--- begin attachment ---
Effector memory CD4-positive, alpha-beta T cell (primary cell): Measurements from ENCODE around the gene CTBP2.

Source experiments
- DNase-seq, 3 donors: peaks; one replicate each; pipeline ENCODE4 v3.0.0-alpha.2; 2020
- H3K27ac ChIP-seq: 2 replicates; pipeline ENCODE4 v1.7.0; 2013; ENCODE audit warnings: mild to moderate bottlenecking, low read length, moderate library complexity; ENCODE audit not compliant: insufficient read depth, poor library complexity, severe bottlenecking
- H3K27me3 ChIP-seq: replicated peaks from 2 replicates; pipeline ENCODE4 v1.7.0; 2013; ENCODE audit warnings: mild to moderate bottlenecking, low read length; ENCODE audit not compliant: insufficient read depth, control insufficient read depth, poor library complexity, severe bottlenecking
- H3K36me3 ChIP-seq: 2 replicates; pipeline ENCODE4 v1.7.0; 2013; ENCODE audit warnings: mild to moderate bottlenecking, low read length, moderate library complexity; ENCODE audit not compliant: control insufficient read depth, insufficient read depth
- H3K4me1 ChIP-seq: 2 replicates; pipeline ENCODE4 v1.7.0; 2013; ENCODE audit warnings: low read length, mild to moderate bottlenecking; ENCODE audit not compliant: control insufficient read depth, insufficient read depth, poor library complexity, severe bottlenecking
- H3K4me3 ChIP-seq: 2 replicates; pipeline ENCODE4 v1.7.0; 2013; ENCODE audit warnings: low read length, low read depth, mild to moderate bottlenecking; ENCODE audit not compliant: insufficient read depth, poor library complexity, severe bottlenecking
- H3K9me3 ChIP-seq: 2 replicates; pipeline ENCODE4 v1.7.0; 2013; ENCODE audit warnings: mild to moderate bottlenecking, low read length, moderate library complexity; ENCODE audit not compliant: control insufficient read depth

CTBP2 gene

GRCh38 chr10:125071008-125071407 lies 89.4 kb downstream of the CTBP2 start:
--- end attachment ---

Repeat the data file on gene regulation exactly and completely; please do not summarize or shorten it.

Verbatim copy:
Effector memory CD4-positive, alpha-beta T cell (primary cell): Measurements from ENCODE around the gene CTBP2.

Source experiments
- DNase-seq, 3 donors: peaks; one replicate each; pipeline ENCODE4 v3.0.0-alpha.2; 2020
- H3K27ac ChIP-seq: 2 replicates; pipeline ENCODE4 v1.7.0; 2013; ENCODE audit warnings: mild to moderate bottlenecking, low read length, moderate library complexity; ENCODE audit not compliant: insufficient read depth, poor library complexity, severe bottlenecking
- H3K27me3 ChIP-seq: replicated peaks from 2 replicates; pipeline ENCODE4 v1.7.0; 2013; ENCODE audit warnings: mild to moderate bottlenecking, low read length; ENCODE audit not compliant: insufficient read depth, control insufficient read depth, poor library complexity, severe bottlenecking
- H3K36me3 ChIP-seq: 2 replicates; pipeline ENCODE4 v1.7.0; 2013; ENCODE audit warnings: mild to moderate bottlenecking, low read length, moderate library complexity; ENCODE audit not compliant: control insufficient read depth, insufficient read depth
- H3K4me1 ChIP-seq: 2 replicates; pipeline ENCODE4 v1.7.0; 2013; ENCODE audit warnings: low read length, mild to moderate bottlenecking; ENCODE audit not compliant: control insufficient read depth, insufficient read depth, poor library complexity, severe bottlenecking
- H3K4me3 ChIP-seq: 2 replicates; pipeline ENCODE4 v1.7.0; 2013; ENCODE audit warnings: low read length, low read depth, mild to moderate bottlenecking; ENCODE audit not compliant: insufficient read depth, poor library complexity, severe bottlenecking
- H3K9me3 ChIP-seq: 2 replicates; pipeline ENCODE4 v1.7.0; 2013; ENCODE audit warnings: mild to moderate bottlenecking, low read length, moderate library complexity; ENCODE audit not compliant: control insufficient read depth

CTBP2 gene

GRCh38 chr10:125071008-125071407 lies 89.4 kb downstream of the CTBP2 start: